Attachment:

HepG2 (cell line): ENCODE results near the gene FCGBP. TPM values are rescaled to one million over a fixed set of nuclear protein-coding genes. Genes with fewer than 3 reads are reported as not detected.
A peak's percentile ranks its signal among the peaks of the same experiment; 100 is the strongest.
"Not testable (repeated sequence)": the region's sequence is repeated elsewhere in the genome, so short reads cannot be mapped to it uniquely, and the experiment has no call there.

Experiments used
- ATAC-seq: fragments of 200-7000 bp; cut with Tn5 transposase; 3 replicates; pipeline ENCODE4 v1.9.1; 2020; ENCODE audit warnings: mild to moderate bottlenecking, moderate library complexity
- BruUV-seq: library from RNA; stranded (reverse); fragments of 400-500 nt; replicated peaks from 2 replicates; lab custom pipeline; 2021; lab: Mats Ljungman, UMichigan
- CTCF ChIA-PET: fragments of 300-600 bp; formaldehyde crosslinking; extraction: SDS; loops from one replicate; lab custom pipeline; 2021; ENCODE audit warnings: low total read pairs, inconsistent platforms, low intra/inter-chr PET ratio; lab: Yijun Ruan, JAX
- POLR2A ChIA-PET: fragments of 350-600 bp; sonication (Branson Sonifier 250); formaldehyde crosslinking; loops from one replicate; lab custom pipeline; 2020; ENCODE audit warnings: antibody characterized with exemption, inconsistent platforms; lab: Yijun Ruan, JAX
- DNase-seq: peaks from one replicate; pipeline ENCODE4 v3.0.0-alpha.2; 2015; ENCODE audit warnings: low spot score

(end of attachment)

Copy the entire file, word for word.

HepG2 (cell line): ENCODE results near the gene FCGBP. TPM values are rescaled to one million over a fixed set of nuclear protein-coding genes. Genes with fewer than 3 reads are reported as not detected.
A peak's percentile ranks its signal among the peaks of the same experiment; 100 is the strongest.
"Not testable (repeated sequence)": the region's sequence is repeated elsewhere in the genome, so short reads cannot be mapped to it uniquely, and the experiment has no call there.

Experiments used
- ATAC-seq: fragments of 200-7000 bp; cut with Tn5 transposase; 3 replicates; pipeline ENCODE4 v1.9.1; 2020; ENCODE audit warnings: mild to moderate bottlenecking, moderate library complexity
- BruUV-seq: library from RNA; stranded (reverse); fragments of 400-500 nt; replicated peaks from 2 replicates; lab custom pipeline; 2021; lab: Mats Ljungman, UMichigan
- CTCF ChIA-PET: fragments of 300-600 bp; formaldehyde crosslinking; extraction: SDS; loops from one replicate; lab custom pipeline; 2021; ENCODE audit warnings: low total read pairs, inconsistent platforms, low intra/inter-chr PET ratio; lab: Yijun Ruan, JAX
- POLR2A ChIA-PET: fragments of 350-600 bp; sonication (Branson Sonifier 250); formaldehyde crosslinking; loops from one replicate; lab custom pipeline; 2020; ENCODE audit warnings: antibody characterized with exemption, inconsistent platforms; lab: Yijun Ruan, JAX
- DNase-seq: peaks from one replicate; pipeline ENCODE4 v3.0.0-alpha.2; 2015; ENCODE audit warnings: low spot score